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Wednesday, June 9, 2010

P.L. 111-148: Intellectual Property Provisions for Follow-On Biologics

Wendy H. Schacht
Specialist in Science and Technology Policy

John R. Thomas
Visiting Scholar

Congressional interest in the biotechnology industry parallels congressional attention to the availability of lower-cost pharmaceuticals. The market for biologic drugs is expanding by a number of measures including the quantity of approved products, the size of the market, and the importance of these pharmaceuticals to the health of U.S. citizens. Concurrently, patents on many biologics are expected to expire in the next few years. Some commentators have expressed concerns that patent expirations may not be accompanied by the introduction of competing, lower-cost follow-on drugs (also known as biosimilars) in the marketplace.

Biologics differ from traditional pharmaceuticals in their complexity and mode of manufacture. Typical pharmaceutical products consist of small molecules, on the order of dozens of atoms, that may be readily characterized and reproduced through well-understood chemical processes. In contrast, biologics are often made up of millions of atoms, feature a more intricate structure than traditional pharmaceuticals, and are manufactured from living cells through biological processes.

An expedited approval process and a patent dispute resolution procedure for traditional, small molecule pharmaceuticals was created by the Drug Price Competition and Patent Term Restoration Act of 1984, a statute commonly known as the "Hatch-Waxman Act." This law, which amended the Federal Food, Drug, and Cosmetic Act, is widely believed to have encouraged the availability of generic substitutes for many brand-name pharmaceuticals upon patent expiration. However, because biologics are typically approved under the Public Health Service Act, these mechanisms were not available for most follow-on biotechnology products.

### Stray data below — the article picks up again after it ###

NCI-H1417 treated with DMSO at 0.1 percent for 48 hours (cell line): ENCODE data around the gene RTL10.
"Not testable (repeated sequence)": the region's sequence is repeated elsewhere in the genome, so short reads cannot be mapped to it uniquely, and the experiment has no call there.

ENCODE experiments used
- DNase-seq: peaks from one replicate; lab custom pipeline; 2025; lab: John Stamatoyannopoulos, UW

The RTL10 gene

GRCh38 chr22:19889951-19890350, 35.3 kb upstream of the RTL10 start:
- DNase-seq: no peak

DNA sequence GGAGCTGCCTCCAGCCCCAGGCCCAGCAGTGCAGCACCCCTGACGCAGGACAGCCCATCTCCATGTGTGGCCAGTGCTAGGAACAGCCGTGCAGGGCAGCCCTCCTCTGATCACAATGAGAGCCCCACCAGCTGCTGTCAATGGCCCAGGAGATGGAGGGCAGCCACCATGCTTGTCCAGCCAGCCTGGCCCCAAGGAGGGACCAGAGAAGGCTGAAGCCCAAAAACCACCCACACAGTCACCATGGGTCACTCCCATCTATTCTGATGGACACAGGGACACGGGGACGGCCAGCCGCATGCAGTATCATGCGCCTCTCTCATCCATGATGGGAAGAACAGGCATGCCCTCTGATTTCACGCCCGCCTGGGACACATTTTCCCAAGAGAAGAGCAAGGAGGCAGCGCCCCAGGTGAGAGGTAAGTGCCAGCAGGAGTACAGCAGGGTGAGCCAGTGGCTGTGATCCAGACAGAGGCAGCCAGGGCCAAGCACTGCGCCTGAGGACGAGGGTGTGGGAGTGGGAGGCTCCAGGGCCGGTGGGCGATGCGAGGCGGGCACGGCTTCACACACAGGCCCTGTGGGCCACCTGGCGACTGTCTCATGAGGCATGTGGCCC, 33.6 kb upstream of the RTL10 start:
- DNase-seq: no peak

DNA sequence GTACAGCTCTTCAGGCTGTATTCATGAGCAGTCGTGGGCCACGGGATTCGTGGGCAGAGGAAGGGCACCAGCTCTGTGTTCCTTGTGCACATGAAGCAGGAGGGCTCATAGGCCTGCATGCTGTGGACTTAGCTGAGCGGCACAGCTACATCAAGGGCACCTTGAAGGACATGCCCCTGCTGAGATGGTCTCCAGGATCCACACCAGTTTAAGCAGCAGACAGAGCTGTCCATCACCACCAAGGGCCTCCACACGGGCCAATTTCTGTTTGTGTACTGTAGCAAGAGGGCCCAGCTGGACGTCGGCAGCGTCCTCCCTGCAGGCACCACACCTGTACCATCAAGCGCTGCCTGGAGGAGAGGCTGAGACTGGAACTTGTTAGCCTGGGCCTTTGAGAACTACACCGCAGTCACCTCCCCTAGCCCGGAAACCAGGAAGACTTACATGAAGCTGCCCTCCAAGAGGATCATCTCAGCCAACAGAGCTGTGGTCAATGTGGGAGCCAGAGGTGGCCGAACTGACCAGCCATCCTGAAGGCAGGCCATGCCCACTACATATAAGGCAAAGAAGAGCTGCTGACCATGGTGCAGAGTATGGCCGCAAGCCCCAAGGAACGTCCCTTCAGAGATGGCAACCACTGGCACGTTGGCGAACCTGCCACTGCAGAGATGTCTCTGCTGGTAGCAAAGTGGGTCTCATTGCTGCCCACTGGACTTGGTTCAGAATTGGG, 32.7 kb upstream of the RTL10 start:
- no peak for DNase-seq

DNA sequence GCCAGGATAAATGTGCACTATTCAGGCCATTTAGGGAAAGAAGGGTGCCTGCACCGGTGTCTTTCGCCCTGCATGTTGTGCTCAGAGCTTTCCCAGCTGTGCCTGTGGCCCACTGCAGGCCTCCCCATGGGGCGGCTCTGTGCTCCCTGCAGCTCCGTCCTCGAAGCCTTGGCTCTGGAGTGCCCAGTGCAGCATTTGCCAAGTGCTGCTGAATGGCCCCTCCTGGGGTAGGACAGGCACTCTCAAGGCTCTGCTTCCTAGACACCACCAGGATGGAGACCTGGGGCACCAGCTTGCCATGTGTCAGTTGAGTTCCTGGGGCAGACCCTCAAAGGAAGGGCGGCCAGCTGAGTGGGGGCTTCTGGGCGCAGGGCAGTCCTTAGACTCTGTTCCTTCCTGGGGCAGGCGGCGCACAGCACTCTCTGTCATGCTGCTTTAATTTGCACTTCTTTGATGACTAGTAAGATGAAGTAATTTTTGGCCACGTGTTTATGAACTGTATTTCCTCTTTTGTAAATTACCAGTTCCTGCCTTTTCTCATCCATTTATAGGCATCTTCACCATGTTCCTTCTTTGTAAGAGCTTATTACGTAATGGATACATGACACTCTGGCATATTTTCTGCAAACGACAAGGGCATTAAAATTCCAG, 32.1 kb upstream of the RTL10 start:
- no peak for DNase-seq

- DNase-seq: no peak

The Patient Protection and Affordable Care Act, P.L. 111-148, offers several provisions designed to encourage innovation in biotechnology while creating an accelerated approval process for a biosimilar drug. The legislation also permits limited market exclusivity for the first follow-on biologic to be designated "interchangeable" with the reference product. At the same time, the innovator biologic is afforded a 12-year data exclusivity period during which time the Food and Drug Administration will not approve a follow-on biopharmaceutical. In addition, the legislation establishes a specialized patent dispute resolution proceeding for biologic drugs.

Some experts maintain that the intellectual property provisions of P.L. 111-148 will foster both the development of new biotechnology products and the availability of lower-cost follow-on biologics. Other commentators argue that the need for additional safety and efficacy trials to test these products, and the fact that these drugs may be similar, but not identical, may add to the prices charged for the follow-on product. High manufacturing costs associated with biopharmaceuticals also may reduce significant cost savings from biosimilars.

Date of Report:: May 25, 2010
Number of Pages: 9
Order Number: R41270
Price: $29.95

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